Note: the steps you need to take may vary depending on your device’s or Android version’s make. 

    Reinstall your OS

    Some hackers try to secure their malware with “Factory Reset Detection” which preserves it even after factory resets. And if a malicious app has root access, you’ll need to perform a clean OS install on your phone. This is best done by a trained professional — you can find them at any good phone repair store. 

    How to stop phone mirroring on iPhone

    Stop Mirroring

    Mirroring — the system capability of casting your phone to a TV — is unlikely to be used to spy on you. But you can still deactivate it:

    1. Open Control Center on your iPhone.
    2. Tap Screen Mirroring.
    3. Tap Stop Mirroring.

    If you have the Google Chrome browser app, check whether Chromecast is turned on — if it is, turn it off.

    Delete any sketchy apps

    Check your app library for apps you can’t recognize and delete them. If you don’t know if the app is malicious, google it!

    1. On Home Screen, swipe left until you reach the App Library.
    2. Touch and hold the app in the App Library.
    3. Tap Delete App.
    4. Tap Delete.

    Factory reset on an iPhone

    Before performing a factory reset, it’s a good idea to back up your files on iCloud. You will be prompted with a suggestion to do so as soon as you start the factory reset process.

    1. Go to Settings.
    2. Select General.
    3. Tap Transfer or Reset iPhone.
    4. Tap the Erase All Content and Settings option.
    5. Enter your Apple ID password.
    6. Wait for the phone to reset. 

    How to prevent my phone from being mirrored in the future

    There are several online hygiene practices you should follow to prevent future mirroring: 

    • Keep it updated: phone OS and various app updates happen often come with patches for security gaps;
    • Use antivirus software: both Android and iPhone devices benefit from an antivirus (like Surfshark Antivirus);
    • Only install apps you trust: unsupported apps on Android devices or jailbroken iPhones (with software restrictions removed) are a lot more vulnerable to hacks;
    • Keep an eye on your phone: set a password for unlocking your screen, lock your screen, and don’t leave it unattended;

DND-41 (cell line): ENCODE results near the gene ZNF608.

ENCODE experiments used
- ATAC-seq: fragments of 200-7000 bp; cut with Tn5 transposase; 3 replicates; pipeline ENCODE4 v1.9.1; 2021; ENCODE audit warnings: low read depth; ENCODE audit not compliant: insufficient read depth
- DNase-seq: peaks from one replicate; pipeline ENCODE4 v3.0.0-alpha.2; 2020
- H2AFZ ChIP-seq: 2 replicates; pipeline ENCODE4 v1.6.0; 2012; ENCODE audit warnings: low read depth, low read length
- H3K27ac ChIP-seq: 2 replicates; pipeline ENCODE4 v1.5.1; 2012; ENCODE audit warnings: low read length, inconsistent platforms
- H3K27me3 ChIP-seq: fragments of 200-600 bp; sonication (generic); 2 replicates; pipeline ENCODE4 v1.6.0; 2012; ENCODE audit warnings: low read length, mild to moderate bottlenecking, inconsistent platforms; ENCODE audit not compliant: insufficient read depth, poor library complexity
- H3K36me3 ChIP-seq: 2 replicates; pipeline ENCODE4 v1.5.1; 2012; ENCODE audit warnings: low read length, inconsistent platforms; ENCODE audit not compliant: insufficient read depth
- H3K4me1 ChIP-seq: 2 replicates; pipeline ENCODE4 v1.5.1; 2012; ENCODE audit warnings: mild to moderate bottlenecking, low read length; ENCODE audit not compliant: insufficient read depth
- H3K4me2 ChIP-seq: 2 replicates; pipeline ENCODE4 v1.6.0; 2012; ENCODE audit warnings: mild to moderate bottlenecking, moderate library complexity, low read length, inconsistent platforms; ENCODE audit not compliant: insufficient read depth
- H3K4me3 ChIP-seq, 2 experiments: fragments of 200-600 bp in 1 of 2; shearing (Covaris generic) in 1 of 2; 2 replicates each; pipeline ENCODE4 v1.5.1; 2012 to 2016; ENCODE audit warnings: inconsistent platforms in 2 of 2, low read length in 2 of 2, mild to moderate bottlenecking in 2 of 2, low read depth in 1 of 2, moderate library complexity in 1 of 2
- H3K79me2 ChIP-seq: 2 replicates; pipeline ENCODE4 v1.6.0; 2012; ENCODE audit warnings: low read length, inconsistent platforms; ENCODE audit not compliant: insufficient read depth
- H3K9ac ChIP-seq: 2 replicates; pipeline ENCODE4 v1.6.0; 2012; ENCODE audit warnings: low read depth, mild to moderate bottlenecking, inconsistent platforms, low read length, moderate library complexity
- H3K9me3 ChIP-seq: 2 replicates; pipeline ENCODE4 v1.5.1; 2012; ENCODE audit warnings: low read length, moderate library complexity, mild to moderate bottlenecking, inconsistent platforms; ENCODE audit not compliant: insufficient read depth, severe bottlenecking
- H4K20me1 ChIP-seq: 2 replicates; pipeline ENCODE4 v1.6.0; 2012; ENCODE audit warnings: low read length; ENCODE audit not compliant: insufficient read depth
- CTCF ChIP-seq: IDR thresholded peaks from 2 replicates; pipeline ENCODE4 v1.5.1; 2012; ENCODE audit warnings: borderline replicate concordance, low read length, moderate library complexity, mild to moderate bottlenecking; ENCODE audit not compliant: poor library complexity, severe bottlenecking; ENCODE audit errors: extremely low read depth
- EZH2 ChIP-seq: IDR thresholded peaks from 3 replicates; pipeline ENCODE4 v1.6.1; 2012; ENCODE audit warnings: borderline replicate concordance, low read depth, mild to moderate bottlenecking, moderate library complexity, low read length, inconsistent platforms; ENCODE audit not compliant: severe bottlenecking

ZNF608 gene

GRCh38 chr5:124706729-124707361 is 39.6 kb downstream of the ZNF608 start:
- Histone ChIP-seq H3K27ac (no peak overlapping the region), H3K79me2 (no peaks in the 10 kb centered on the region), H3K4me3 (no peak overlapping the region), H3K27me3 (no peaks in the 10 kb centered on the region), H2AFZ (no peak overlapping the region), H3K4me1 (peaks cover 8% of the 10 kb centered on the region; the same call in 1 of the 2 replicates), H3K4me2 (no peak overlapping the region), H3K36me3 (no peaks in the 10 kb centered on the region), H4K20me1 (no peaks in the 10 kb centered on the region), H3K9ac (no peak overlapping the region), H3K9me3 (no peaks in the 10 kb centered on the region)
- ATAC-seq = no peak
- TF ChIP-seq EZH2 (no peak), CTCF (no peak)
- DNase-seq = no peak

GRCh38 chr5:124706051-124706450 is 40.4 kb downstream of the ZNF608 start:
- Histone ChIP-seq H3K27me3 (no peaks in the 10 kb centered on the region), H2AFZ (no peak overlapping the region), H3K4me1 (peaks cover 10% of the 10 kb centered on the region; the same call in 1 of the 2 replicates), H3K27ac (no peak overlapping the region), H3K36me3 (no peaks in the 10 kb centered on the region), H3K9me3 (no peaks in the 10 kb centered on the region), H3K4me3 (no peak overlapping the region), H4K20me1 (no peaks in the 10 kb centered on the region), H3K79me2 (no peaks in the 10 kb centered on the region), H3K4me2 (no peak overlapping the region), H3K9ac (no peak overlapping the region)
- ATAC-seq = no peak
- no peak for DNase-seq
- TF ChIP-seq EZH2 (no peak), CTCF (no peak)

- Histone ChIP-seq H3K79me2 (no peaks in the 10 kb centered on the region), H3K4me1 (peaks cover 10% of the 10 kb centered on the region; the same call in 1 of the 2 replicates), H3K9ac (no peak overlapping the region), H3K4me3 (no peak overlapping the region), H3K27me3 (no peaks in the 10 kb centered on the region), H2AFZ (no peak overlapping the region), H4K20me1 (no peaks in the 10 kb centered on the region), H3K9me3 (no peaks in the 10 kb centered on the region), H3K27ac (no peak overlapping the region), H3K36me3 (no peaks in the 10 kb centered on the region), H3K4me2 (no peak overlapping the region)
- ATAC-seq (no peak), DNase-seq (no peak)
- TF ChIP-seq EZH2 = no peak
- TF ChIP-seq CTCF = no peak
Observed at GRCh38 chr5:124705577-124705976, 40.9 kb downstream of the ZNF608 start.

• Be cautious online: dodgy websites and shady email attachments or links can be dangerous. Don’t tap anything that looks suspicious;
    • Use a Virtual Private Network (VPN): VPNs offer some protection from suspicious links and often come with additional tools like antivirus. 

    These steps will significantly improve your phone’s security and protect it from getting mirrored.

    In conclusion: phone mirroring is a menace

    Having your sensitive personal data transmitted to some hacker’s screen can lead to financial trouble, privacy violations, and other nastiness — you should take all the measures to avoid that. So, how about starting with a VPN?

    To help you make up your mind, we have Surfshark reviewed so you know what benefits you’ll get.

    Make your phone feel more secure with a VPN
    A VPN app can protect your phone from online threats and improve your browsing.


    Can you stop someone from mirroring your phone?

    Yes, you can stop phone mirroring by disabling screen casting, deleting suspicious apps and files, running antivirus, and, if all else fails, doing a factory reset and reinstalling the OS. 

    Can someone mirror your phone without you knowing it?

    Yes, hackers can install malware that will mirror your phone without alerting you. For example, you may have downloaded a file infected with malware, and it started mirroring your phone. 

    How do I know if my phone is screen mirroring? 

    There are multiple signs of screen mirroring: your phone battery discharging faster, an increase in your mobile data use, phone interference when you’re not calling anyone, difficulty shutting down the phone, and random screen light-ups when you aren’t using it.